Wednesday, April 9, 2008

Urban News Vol. 12

Hello all. Hard to believe the Rochester New Urbanists will hold their first meetup in just 8 days. Apologies if writing is sparse here until then. I still have 4-5 more slides to work out in addition to what I plan on saying behind them. More on that later.

I'd like to highlight a couple of stories that don't directly have to do with the built environment just yet, but certainly would going forward. They involve a downtown post office reorganization and a possible law school coming to downtown Rochester.

Postal Officials Discuss Facilities
by Gary McLendon, Rochester Democrat & Chronicle

Article Key Points:
  • Plans to close five postal facilities and build or renovate six
  • New facilities would open in fall of 2009
  • No decisions have been made on the exact locations of the new facilities
  • Plan would close original Cumberland Street Post Office
  • Five facilities would either be constructed or housed in renovated buildings

This is of course notable as it effects the efficiency of services necessary for the new downtown constituency to self-generate economic activity. I'll admit I originally didn't read the story thoroughly and panicked when faced with the prospect of no downtown post office. According to the D&C map (left), something would be located near Main and Plymouth as well as Main and Chestnut to replace 3 downtown branches in Midtown, the original regional post office, and the federal building. While sad to see the Cumberland Street landmark (right) go, which persevered despite its amputation from contiguous downtown by the inner loop, the most important thing is to keep branches close to existing public transit until critical mass develops for improved modes. I personally have used the Midtown Post Office twice in the past week during bus transfers.

Downtown Might Draw a Law School
by Bennett J. Loudon and Jill Terreri, Rochester Democrat & Chronicle

Article Key Points:

  • St. John Fisher College expected to get $2.5M in state budget to pursue project
  • School officials hope to persuade private investment to move forward
  • Fisher would need to raise between $7-9 million in capital
  • State Senator Robach, who secured funding, in favor of using existing space

Any time you can add a post graduate program to a city core, you are bringing in an indirect economic generator. The haters would have you believe that focusing on downtown is a waste of time, that neighborhoods are more worthy of focus. Here is my rebuttal. A strong downtown creates a market for skilled employees, if these employees are smart about market forces going forward, they'll prefer to live close to work. At some point this housing market becomes saturated to the point where some choose to live in adjoining neighborhoods like Park/East or Corn Hill. Finding these largely full, the movement spreads to the South Wedge and the Public Market. What's the next logical conclusion? An improvement of the city from the inside out, much like the fearful exodus of the 60's, 70's, and 80's gutted the city in the same manner.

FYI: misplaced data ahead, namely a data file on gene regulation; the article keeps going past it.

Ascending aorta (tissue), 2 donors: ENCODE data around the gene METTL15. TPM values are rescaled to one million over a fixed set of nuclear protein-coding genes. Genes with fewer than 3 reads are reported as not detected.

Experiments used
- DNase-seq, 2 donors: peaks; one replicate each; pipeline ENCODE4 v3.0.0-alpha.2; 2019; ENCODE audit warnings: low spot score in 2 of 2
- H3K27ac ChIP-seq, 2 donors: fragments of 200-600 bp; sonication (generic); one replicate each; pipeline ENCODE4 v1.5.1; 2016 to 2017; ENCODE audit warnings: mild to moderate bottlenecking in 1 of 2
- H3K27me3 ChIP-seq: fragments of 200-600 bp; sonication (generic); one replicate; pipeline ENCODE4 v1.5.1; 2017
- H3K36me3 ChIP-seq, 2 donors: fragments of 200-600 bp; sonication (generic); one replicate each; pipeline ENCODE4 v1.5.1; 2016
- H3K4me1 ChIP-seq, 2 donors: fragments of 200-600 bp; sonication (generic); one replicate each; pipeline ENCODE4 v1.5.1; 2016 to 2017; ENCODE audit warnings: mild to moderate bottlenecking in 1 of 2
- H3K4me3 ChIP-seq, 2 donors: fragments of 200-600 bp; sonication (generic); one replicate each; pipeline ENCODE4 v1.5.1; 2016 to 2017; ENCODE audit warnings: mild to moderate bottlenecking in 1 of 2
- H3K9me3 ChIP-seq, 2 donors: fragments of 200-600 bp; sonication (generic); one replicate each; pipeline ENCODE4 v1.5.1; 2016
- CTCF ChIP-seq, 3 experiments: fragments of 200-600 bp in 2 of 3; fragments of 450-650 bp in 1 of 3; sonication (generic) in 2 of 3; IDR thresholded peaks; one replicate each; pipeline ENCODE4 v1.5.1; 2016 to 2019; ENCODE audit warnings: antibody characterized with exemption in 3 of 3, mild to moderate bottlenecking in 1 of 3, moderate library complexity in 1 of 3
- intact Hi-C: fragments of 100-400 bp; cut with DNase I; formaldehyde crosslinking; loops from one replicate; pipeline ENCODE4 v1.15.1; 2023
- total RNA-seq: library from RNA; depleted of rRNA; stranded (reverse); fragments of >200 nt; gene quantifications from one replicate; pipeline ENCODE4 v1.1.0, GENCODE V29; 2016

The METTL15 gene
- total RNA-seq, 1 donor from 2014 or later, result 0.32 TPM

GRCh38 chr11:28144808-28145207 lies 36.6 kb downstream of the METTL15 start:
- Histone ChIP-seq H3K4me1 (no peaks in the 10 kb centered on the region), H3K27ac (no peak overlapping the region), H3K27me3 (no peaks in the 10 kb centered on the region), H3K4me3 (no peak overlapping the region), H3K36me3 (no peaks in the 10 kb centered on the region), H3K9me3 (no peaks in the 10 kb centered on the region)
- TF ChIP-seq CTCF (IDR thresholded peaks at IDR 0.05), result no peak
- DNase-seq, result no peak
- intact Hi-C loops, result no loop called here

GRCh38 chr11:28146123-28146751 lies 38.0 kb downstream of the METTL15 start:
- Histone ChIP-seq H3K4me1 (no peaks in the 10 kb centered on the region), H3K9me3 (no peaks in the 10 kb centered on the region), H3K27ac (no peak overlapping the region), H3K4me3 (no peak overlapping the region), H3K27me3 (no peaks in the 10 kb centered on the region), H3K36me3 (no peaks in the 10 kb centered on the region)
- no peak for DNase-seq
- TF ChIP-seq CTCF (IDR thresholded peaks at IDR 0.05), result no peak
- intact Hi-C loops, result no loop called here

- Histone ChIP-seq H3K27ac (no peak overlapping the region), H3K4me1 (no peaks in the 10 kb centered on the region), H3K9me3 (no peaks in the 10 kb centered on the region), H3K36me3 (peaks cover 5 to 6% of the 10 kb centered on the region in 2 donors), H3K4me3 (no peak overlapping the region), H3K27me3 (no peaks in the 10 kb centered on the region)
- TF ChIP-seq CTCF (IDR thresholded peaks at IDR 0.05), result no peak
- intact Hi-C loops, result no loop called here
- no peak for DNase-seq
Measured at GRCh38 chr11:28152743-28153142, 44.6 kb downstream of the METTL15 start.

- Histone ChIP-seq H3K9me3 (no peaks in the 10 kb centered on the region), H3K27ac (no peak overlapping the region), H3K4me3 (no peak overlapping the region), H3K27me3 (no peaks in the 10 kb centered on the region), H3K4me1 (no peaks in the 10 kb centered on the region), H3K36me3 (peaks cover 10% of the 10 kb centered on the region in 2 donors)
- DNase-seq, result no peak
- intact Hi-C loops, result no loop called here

Done preaching for today (sorry, the haters really get me worked up...), I'd like to ask my regular readers if there are any particular re-use projects they'd like to see included in my New Urbanism presentation. I have profiled one in Rochester and one in Scranton and am looking for three more. Preferably, the first would be in Detroit and the other two from two other cities not covered. Also, it would be helpful if there are before and after pictures easily available on the internet. Please comment even if you don't have a suggestion. I'd love to get a feel for who is reading this on a daily or weekly basis.

1 comment:

tom sheepandgoats said...

For a short time, I carried mail out of the Cumberland station and Midtown. The facilities are both archaec beyond belief....dungeons, really.

Cumberland is large enough in square feet to be forgiving, but Midtown in tiny and jammed. Still, somehow it seemed to work.

Mail carriers transfer to Midtown as their last step before retirement. Postal authorities work very hard to make sure veteran carriers have plenty to do right up until quitting time, and even over. Substitute carriers, unfamiliar with the routes, don't have a prayer, but knowing the disadvantage, they are usually afforded help.

Midtown is the only station in which a carrier might finish his/her route while it is yet morning. Businesses MUST get their mail early, and they get such a huge volume that sorting it takes too long to also tack on an afternoon residential route.

Perhaps the new station will address this "problem," though I assure you, it is not a problem from the carrier's standpoint.